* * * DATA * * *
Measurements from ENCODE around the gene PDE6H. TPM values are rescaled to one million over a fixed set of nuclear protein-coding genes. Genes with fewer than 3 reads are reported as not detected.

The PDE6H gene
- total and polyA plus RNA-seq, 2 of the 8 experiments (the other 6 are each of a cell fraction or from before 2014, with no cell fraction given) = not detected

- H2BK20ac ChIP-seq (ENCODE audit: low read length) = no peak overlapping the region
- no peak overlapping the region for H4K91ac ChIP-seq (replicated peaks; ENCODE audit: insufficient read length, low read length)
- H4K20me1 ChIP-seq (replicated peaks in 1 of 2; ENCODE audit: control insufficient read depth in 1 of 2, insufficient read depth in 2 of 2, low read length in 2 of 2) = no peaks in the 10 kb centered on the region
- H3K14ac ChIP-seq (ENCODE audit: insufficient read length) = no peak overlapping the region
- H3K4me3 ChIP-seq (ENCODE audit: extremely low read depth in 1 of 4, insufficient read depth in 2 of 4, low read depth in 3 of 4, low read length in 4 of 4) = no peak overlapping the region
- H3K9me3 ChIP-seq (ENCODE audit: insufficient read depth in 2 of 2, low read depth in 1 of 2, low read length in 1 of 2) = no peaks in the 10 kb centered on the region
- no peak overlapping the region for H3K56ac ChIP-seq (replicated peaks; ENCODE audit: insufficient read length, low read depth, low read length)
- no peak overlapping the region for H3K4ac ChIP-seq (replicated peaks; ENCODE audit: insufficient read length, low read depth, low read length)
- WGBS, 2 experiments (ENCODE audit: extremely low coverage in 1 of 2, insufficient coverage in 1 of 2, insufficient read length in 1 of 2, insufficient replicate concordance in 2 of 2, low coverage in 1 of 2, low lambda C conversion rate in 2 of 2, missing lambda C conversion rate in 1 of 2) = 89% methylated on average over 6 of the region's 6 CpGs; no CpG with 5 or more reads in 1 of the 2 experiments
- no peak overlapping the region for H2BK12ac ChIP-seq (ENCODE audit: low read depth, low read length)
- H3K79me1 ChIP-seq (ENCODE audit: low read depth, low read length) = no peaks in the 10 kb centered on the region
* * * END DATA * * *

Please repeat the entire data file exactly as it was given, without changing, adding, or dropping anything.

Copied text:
Measurements from ENCODE around the gene PDE6H. TPM values are rescaled to one million over a fixed set of nuclear protein-coding genes. Genes with fewer than 3 reads are reported as not detected.

The PDE6H gene
- total and polyA plus RNA-seq, 2 of the 8 experiments (the other 6 are each of a cell fraction or from before 2014, with no cell fraction given) = not detected

- H2BK20ac ChIP-seq (ENCODE audit: low read length) = no peak overlapping the region
- no peak overlapping the region for H4K91ac ChIP-seq (replicated peaks; ENCODE audit: insufficient read length, low read length)
- H4K20me1 ChIP-seq (replicated peaks in 1 of 2; ENCODE audit: control insufficient read depth in 1 of 2, insufficient read depth in 2 of 2, low read length in 2 of 2) = no peaks in the 10 kb centered on the region
- H3K14ac ChIP-seq (ENCODE audit: insufficient read length) = no peak overlapping the region
- H3K4me3 ChIP-seq (ENCODE audit: extremely low read depth in 1 of 4, insufficient read depth in 2 of 4, low read depth in 3 of 4, low read length in 4 of 4) = no peak overlapping the region
- H3K9me3 ChIP-seq (ENCODE audit: insufficient read depth in 2 of 2, low read depth in 1 of 2, low read length in 1 of 2) = no peaks in the 10 kb centered on the region
- no peak overlapping the region for H3K56ac ChIP-seq (replicated peaks; ENCODE audit: insufficient read length, low read depth, low read length)
- no peak overlapping the region for H3K4ac ChIP-seq (replicated peaks; ENCODE audit: insufficient read length, low read depth, low read length)
- WGBS, 2 experiments (ENCODE audit: extremely low coverage in 1 of 2, insufficient coverage in 1 of 2, insufficient read length in 1 of 2, insufficient replicate concordance in 2 of 2, low coverage in 1 of 2, low lambda C conversion rate in 2 of 2, missing lambda C conversion rate in 1 of 2) = 89% methylated on average over 6 of the region's 6 CpGs; no CpG with 5 or more reads in 1 of the 2 experiments
- no peak overlapping the region for H2BK12ac ChIP-seq (ENCODE audit: low read depth, low read length)
- H3K79me1 ChIP-seq (ENCODE audit: low read depth, low read length) = no peaks in the 10 kb centered on the region